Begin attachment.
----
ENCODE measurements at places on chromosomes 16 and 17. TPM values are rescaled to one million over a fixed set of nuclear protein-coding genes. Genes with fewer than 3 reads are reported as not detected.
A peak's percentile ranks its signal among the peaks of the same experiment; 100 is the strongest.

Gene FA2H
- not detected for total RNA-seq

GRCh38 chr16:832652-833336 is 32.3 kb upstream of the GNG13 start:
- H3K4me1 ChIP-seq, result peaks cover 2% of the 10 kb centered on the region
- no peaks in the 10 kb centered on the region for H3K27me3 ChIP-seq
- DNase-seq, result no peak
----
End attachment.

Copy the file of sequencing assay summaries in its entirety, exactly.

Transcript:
ENCODE measurements at places on chromosomes 16 and 17. TPM values are rescaled to one million over a fixed set of nuclear protein-coding genes. Genes with fewer than 3 reads are reported as not detected.
A peak's percentile ranks its signal among the peaks of the same experiment; 100 is the strongest.

Gene FA2H
- not detected for total RNA-seq

GRCh38 chr16:832652-833336 is 32.3 kb upstream of the GNG13 start:
- H3K4me1 ChIP-seq, result peaks cover 2% of the 10 kb centered on the region
- no peaks in the 10 kb centered on the region for H3K27me3 ChIP-seq
- DNase-seq, result no peak